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Beyond the Bale : Oct 07 - Nov 07
By Nicole Baxter New research highlights the importance of precise seeding-depth control when sowing small-seeded, warm-season perennial pastures. Shallow sowing at five to 10 millimetres, but not surface seed placement, is critical for successful establishment of warm-season subtropical pastures, according to pasture researcher Ron Yates from the Department of Agriculture and Food, Western Australia. His work is part of a national project -- funded by AWI, Meat and Livestock Australia (MLA) and the Cooperative Research Centre for Plant-Based Management of Salinity (CRC Salinity) -- exploring best-bet establishment 'recipes' for a range of perennial pasture options being developed and promoted across southern Australia. Mr Yates says more producers in Western Australia's northern agricultural region and southern coastal districts are turning to warm-season perennials to deal with unpredictable climate patterns. But, until now, most have been left in the dark about the ideal seeding depth and have reported patchy establishment and the dominance of one or two species in mixed sowings. Mr Yates believes research from the project will endeavour to put some science behind what some producers have discovered through years of costly trial and error. "Obviously, low seed-quality will affect establishment, but our latest research shows if you sow too deep you will compromise seedling emergence," he says. In a small plot trial at South Perth, Mr Yates confirmed that precise sowing depths take some of the risk out of establishing warm-season perennials. His study looked at optimum seeding depths for five perennial grasses including Gatton panic, Katambora Rhodes grass, signal grass, Whittet kikuyu, Splenda setaria and the perennial legume Miles lotononis. During 2006, Mr Yates sowed 100 seeds in furrows on the surface and at depths of five, 10, 15, 20 and 30mm. In the trial, depth was precisely controlled using a wooden dowel with the seed sown by hand. The furrows were filled to the surface with sand and the seedlings counted weekly for four weeks. At five millimetres, Mr Yates discovered that most of the Rhodes grass and Miles lotononis emerged, but at 15mm or deeper very little emerged (see below). Likewise, most Gatton panic, Splenda setaria and Whittet kikuyu seed emerged at five to 10mm, but at 15 to 30mm there were large losses. For the large-seeded signal grass, there was little difference in emergence between five and 20mm, but losses appeared at 30mm. Surface-sown seed failed to establish, which surprised the researchers, although the seed was not pressed or rolled. "Given that most paddocks are sown to a pasture mix, a key finding is that a single-sowing depth of five to 10mm appears suitable for all the species studied," Mr Sowing depth critical for establishing perennial pastures A national AWI-supported study is developing reliable establishment packages for drought-tolerant native and exotic perennial species 18 PASTURES BEYOND THE BALE Yates says. "Farmers need to be precise with their sowing. If they sow seed at five to 10mm they will achieve a superior establishment." According to Mr Yates, sowing practices for warm- season perennials are improving in WA year by year, particularly from the support and expertise provided by the Evergreen Farming group, also supported by AWI. Trials carried out during 2007 will refine sowing recommendations for farmers by examining the performance of a range of tine, points and seed-delivering systems. "In deep sands, results show seedling emergence is best with wider points as non-wetting soil is displaced away from the sown seed and there is less chance of sand collapse from the furrow edges," Mr Yates says. "The project is getting great assistance from Dr Chris Loo from the Kings Parks Botanic Gardens and Parks Authority, who is investigating increasing germination though chemical priming, seed coating and other seed treatments. "Following further experiments we should have more information on how these seed treatments can be combined with better agronomic practices to further refine reliable establishment procedures for a wide range of pasture species, including forage shrubs and native grasses across southern Australia." ú More information: Ron Yates, 08 9368 3665, 0427 550 125, firstname.lastname@example.org Department of Agriculture and Food,Western Australia, pasture researcher Ron Yates inspects 2007 sowings at a trial site near Gillingarra,WA. Lotononis seedlings did not germinate when sown on the surface (left) or at a depth of 30mm (middle), but displayed excellent establishment when sown at a depth of 10mm (right). PHOTOS: DAFWA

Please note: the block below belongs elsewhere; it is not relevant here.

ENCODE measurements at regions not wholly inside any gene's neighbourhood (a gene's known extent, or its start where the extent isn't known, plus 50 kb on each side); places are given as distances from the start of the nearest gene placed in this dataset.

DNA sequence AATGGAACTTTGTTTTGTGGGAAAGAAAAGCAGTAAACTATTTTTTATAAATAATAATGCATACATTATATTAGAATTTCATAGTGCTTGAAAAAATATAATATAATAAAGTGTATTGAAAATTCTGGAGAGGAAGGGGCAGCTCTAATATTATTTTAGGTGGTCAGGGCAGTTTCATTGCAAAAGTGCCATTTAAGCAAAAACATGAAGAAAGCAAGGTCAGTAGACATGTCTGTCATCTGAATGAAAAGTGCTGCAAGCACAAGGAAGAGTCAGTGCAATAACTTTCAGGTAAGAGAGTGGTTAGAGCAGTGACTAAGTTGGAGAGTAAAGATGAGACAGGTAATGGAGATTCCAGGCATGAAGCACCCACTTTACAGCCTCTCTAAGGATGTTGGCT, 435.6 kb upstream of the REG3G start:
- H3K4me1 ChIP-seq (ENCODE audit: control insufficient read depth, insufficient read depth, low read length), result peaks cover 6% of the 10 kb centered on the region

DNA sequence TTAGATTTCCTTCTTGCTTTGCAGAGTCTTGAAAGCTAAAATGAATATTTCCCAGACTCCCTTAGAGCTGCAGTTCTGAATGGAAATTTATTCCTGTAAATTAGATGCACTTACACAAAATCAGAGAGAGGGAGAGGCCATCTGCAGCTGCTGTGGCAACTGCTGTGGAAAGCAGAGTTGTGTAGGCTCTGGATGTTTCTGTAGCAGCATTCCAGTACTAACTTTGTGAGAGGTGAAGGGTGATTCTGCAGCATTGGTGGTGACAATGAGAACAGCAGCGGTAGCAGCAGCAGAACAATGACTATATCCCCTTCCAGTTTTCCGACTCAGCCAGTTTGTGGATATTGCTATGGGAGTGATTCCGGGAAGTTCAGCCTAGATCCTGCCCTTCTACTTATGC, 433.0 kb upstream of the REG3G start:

Aug 07 - Sep 07 Supplement
Dec - Jan 08